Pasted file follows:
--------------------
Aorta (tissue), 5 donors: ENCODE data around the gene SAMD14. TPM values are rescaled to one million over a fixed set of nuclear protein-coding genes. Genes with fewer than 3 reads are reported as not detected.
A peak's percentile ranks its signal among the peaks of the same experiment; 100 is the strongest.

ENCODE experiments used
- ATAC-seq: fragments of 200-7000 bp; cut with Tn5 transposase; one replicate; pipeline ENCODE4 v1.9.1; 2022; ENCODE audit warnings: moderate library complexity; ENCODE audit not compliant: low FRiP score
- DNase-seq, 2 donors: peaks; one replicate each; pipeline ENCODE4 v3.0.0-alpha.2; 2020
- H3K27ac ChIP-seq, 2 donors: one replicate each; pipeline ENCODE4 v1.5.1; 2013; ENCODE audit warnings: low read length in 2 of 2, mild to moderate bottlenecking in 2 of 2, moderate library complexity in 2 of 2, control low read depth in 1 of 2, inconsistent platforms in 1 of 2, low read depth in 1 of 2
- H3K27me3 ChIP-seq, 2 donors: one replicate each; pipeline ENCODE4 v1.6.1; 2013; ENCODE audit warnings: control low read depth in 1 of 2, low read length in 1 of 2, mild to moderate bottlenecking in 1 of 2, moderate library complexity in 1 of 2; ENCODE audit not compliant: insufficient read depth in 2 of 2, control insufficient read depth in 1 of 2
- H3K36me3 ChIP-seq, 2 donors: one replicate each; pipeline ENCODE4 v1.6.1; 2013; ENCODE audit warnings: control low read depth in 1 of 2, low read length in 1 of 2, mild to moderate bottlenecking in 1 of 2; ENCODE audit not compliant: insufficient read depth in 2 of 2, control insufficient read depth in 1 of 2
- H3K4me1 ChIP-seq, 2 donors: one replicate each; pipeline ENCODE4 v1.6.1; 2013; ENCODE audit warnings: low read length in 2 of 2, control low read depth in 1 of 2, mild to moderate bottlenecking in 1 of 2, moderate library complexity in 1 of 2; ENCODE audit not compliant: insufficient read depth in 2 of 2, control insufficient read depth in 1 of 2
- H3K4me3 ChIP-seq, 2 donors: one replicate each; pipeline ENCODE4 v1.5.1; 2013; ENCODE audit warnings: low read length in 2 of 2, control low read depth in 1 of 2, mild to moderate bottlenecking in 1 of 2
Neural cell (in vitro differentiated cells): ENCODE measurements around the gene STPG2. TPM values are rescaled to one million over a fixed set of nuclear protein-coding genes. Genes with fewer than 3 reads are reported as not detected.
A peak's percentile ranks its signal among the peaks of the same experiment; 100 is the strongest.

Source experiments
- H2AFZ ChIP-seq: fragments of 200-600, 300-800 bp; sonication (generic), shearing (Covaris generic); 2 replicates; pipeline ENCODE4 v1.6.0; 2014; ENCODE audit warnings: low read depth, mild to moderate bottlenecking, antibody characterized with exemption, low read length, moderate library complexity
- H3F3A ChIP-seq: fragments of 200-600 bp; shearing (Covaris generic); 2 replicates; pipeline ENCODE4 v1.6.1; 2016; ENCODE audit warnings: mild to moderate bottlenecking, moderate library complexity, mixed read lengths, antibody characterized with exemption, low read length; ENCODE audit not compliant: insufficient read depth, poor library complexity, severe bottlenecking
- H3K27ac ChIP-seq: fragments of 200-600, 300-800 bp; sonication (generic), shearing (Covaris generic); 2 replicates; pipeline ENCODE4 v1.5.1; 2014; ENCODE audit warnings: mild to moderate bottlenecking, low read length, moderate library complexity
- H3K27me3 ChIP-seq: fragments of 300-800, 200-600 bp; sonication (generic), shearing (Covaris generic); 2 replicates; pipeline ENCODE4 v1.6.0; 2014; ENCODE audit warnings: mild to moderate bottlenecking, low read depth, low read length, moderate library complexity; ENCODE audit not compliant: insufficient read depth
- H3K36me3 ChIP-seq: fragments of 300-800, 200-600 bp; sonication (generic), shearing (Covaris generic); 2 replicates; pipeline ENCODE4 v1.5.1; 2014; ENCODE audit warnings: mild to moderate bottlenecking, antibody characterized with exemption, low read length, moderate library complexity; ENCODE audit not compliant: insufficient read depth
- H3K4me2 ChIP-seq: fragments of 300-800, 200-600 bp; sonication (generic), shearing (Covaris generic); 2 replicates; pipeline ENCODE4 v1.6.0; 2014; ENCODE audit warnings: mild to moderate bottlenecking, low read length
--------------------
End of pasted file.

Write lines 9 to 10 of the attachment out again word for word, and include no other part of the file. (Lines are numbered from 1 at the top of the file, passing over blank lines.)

- H3K4me1 ChIP-seq, 2 donors: one replicate each; pipeline ENCODE4 v1.6.1; 2013; ENCODE audit warnings: low read length in 2 of 2, control low read depth in 1 of 2, mild to moderate bottlenecking in 1 of 2, moderate library complexity in 1 of 2; ENCODE audit not compliant: insufficient read depth in 2 of 2, control insufficient read depth in 1 of 2
- H3K4me3 ChIP-seq, 2 donors: one replicate each; pipeline ENCODE4 v1.5.1; 2013; ENCODE audit warnings: low read length in 2 of 2, control low read depth in 1 of 2, mild to moderate bottlenecking in 1 of 2